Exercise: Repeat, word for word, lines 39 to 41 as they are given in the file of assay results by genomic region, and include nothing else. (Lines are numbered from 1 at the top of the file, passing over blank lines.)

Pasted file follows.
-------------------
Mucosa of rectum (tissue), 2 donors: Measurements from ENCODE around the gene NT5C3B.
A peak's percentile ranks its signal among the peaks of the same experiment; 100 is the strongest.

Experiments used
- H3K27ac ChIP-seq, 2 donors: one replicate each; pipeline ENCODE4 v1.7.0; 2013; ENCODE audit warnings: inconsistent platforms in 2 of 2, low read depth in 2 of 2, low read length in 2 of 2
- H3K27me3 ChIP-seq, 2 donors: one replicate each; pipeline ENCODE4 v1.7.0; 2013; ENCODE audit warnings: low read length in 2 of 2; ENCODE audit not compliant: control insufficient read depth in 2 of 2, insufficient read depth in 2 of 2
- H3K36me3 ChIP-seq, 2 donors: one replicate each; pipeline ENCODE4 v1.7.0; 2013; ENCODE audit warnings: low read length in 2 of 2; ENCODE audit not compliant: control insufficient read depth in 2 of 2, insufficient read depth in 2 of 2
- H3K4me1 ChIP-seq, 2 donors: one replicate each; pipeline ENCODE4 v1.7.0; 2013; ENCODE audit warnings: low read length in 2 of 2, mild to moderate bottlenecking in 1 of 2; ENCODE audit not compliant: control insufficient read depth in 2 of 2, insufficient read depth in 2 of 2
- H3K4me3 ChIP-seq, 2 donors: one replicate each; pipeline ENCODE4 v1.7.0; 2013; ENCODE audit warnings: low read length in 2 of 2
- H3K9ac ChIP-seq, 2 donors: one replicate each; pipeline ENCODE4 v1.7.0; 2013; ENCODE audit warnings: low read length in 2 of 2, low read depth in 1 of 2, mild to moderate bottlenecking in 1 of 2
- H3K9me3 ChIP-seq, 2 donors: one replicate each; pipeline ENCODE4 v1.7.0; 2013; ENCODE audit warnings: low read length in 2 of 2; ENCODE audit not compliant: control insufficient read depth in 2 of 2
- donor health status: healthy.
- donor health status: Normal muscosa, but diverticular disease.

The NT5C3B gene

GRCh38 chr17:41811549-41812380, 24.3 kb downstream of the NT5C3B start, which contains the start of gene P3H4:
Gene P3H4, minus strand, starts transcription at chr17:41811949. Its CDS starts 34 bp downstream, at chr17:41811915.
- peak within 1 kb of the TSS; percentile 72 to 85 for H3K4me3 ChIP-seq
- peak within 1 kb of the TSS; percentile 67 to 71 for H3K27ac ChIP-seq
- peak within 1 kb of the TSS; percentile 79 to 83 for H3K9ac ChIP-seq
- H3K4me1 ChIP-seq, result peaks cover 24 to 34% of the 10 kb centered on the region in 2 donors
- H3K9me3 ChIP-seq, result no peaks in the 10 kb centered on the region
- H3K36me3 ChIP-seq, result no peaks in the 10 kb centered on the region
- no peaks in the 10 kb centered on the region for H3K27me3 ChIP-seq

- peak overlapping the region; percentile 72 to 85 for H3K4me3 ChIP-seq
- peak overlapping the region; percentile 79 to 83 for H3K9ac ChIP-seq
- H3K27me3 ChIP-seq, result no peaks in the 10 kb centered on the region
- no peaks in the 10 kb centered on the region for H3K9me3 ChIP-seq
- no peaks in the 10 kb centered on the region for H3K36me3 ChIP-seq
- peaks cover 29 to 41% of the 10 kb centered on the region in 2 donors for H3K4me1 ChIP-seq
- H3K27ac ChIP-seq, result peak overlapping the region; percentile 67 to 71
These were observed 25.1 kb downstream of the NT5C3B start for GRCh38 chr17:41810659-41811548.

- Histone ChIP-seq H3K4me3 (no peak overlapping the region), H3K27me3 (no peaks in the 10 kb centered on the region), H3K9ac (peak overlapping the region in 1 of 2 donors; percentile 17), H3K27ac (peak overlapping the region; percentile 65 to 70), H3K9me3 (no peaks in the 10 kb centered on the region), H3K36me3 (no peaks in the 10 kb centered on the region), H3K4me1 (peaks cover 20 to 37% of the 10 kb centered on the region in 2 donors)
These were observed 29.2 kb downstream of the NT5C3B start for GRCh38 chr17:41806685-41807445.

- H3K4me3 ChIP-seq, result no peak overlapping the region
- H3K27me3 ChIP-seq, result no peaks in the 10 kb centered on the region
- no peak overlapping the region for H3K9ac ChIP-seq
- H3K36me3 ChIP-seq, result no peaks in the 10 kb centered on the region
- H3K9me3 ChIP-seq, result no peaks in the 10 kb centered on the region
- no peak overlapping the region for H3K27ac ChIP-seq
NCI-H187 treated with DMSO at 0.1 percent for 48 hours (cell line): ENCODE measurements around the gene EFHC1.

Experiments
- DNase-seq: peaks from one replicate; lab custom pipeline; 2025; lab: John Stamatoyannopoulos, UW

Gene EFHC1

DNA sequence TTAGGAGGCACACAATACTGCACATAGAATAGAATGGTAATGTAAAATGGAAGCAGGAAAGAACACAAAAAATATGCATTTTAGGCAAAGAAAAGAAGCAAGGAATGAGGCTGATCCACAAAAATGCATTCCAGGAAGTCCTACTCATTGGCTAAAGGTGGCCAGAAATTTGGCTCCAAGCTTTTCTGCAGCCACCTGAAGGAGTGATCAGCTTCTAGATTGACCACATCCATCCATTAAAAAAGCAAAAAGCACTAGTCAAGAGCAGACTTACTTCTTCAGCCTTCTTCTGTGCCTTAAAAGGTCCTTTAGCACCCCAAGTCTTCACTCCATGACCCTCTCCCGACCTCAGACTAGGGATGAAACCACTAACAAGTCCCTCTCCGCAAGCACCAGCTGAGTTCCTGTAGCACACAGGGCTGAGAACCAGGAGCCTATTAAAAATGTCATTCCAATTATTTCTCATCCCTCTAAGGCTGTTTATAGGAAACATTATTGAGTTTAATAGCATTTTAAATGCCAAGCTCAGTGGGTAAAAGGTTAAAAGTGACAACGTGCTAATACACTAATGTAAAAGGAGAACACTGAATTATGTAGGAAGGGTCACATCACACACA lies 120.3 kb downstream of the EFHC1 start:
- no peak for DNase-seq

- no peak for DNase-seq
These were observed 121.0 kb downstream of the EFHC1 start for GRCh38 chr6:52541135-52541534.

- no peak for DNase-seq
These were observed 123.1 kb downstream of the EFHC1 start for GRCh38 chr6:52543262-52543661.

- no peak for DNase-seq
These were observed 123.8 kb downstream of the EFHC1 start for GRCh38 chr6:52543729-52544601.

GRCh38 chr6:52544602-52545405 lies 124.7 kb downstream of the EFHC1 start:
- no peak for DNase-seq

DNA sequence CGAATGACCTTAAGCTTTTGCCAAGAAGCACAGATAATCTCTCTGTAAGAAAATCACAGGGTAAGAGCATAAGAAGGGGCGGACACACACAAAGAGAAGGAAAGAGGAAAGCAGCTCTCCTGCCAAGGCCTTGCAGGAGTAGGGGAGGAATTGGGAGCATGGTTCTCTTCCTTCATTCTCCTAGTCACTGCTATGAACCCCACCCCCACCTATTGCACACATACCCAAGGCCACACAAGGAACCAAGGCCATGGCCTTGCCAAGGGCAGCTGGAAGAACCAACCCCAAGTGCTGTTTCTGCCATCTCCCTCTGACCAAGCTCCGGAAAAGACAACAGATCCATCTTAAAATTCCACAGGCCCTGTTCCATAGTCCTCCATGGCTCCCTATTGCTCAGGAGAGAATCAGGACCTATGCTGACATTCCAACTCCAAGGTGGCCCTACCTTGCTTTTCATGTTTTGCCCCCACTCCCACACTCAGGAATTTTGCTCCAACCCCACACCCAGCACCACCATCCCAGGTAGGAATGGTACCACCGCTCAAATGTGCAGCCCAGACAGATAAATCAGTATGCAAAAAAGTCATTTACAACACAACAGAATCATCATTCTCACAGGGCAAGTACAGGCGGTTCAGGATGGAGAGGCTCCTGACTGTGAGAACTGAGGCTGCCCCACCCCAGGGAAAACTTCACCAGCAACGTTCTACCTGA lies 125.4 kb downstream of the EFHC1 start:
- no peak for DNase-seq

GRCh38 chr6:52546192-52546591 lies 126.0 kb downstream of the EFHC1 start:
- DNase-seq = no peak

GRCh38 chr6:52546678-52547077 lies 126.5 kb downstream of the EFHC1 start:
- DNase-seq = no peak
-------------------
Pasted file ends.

NCI-H187 treated with DMSO at 0.1 percent for 48 hours (cell line): ENCODE measurements around the gene EFHC1.

Experiments
- DNase-seq: peaks from one replicate; lab custom pipeline; 2025; lab: John Stamatoyannopoulos, UW